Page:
Packed into a subway train that has broken down, or stuck in gridlocked traffic, it is easy to spot one key aspect of London’s 2012 Olympic Games that is causing organizers sleepless nights.
Despite seven years of planning and a colossal budget, transport remains the Achilles heel of preparations that otherwise seemed to be progressing well on Wednesday, the 100-day mark to go before the opening ceremony on July 27.
“Keeping the capital moving smoothly during the Games will be nothing short of a Herculean task,” the London Assembly, which oversees the work of the mayor, said last month. “Given the scale of the challenges, some disruption to the transport network is inevitable.”
London’s trains, underground train system and buses suffer from decades of under-investment and already struggle to cope with the 12 million journeys made each day, with the Tube in particular regularly breaking down or suffering delays.
During the Olympics, the network will have to deal with an extra 3 million daily journeys, as 10,500 athletes, 9,000 officials, 20,000 journalists and millions of spectators descend on the 13 Olympic sites across the capital.
Faced with the hideous prospect of athletes missing events while stuck in traffic or in a tunnel, London’s transport authorities have embarked on a huge ￡6.5 billion (US$10.4 billion) modernization program.
The budget, drawn up after London won the bid in 2005, is the equivalent of two-thirds of the money spent on the rest of the Games — and Transport for London (TFL), which manages the network, is confident it will bear fruit.
TFL director of Games transport Mark Evers said that it had been preparing for the Olympics for the last seven years.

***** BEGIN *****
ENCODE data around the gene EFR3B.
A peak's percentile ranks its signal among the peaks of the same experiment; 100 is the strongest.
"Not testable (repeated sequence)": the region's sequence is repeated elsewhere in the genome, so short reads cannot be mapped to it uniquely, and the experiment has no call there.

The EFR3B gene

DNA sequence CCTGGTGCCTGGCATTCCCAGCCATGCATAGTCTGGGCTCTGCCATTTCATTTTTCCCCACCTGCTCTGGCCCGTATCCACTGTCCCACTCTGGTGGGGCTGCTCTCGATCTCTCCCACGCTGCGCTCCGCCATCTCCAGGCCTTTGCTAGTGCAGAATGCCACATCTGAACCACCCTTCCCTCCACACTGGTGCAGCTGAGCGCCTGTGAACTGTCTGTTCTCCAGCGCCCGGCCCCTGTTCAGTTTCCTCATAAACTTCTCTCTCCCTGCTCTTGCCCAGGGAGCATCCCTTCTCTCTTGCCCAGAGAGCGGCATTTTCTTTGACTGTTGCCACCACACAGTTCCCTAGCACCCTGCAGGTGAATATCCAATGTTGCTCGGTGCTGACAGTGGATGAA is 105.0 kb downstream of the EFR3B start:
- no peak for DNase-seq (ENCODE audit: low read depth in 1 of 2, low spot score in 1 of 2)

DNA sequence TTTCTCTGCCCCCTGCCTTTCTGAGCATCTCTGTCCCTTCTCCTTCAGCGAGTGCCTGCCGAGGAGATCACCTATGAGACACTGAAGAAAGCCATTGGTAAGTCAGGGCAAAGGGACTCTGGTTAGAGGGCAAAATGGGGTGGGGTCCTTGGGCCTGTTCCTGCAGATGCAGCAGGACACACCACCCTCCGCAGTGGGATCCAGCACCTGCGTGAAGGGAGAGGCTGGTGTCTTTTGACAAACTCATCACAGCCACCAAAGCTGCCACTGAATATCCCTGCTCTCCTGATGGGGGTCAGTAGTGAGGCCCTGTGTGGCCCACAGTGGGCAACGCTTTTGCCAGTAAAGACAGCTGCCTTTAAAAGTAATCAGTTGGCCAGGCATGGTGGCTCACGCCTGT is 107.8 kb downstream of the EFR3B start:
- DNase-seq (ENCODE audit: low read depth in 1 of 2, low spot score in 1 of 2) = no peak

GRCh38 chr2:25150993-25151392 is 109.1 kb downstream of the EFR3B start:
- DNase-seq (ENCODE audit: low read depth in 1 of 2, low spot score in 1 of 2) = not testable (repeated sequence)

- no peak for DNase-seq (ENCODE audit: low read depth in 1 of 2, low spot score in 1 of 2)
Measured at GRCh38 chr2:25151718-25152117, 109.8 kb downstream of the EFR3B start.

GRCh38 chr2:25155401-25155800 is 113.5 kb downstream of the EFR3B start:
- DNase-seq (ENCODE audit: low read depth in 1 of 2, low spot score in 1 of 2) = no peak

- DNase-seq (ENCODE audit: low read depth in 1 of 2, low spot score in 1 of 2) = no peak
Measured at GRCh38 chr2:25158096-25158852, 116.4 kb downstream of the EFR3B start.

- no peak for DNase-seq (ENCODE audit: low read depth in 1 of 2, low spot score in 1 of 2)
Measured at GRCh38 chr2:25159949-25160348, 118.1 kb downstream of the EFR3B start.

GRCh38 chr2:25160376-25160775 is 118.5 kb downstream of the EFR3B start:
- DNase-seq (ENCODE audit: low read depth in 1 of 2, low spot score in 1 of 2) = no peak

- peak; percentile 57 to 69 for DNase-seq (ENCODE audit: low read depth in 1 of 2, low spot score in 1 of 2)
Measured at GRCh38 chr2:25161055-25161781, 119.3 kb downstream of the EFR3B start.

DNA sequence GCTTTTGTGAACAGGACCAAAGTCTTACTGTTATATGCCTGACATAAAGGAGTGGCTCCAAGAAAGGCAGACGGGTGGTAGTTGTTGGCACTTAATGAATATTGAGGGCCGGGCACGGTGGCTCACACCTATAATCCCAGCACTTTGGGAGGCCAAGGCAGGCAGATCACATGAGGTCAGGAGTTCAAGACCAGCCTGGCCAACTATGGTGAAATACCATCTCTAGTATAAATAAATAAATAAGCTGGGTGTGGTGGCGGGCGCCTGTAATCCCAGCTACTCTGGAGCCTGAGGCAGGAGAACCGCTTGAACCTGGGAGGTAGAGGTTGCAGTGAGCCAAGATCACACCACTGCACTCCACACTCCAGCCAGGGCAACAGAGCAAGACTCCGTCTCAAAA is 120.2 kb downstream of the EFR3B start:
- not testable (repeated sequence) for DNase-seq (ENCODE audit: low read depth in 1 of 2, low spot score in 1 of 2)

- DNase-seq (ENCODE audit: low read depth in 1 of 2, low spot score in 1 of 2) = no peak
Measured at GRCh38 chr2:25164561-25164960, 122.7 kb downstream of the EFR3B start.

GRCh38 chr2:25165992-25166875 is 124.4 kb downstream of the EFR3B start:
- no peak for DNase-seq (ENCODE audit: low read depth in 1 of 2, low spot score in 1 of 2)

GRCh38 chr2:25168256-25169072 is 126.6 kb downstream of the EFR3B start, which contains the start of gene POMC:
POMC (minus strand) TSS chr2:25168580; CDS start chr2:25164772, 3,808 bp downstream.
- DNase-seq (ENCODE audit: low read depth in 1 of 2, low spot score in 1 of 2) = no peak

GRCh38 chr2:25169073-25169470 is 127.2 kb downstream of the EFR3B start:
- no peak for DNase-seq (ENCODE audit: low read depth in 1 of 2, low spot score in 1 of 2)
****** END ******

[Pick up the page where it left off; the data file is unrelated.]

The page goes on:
“We’re really confident that the London public transport and the roads network will cope during the Games,” he said.
As part of the often disruptive works program, road junctions have been reorganized, Stratford station next to the Olympic site in east London has been extensively renovated, and existing train lines have been extended.
Extra buses, trains and Tubes will be laid on during the Games, while the high-speed Javelin shuttle service will whisk passengers off Eurostar trains coming from France and Belgium, directly to the Olympic site.
Lawmakers have also expressed concern that London’s Heathrow airport, already the busiest in the world in international passenger terms, will be unable to cope when 17,000 athletes and officials depart on Aug. 13.
However, the issue is not just capacity — negotiations are currently under way with the transport workers’ unions, who are demanding extra pay during the Games, to prevent the nightmare scenario of a strike.
TFL has sought to reduce the number of non-Olympic -passengers who use the network by urging Londoners and commuters to travel by foot or by bicycle where possible during the 17 days of events.
It has also called on companies to offer employees the option of working at home or at least working flexible hours to ease rush-hour congestion.
To be on the safe side, tens of thousands of VIPs will be given access to 48km of special Olympic road lanes to help ease their journey through the capital, with 4,000 cars and 1,500 coaches hired to take them to the Olympic venues.
The plan has sparked strong criticism, particularly from taxi drivers, who will not be allowed in the fast lanes, even if London’s authorities insist that 70 percent of the road network will not be affected by the Olympics.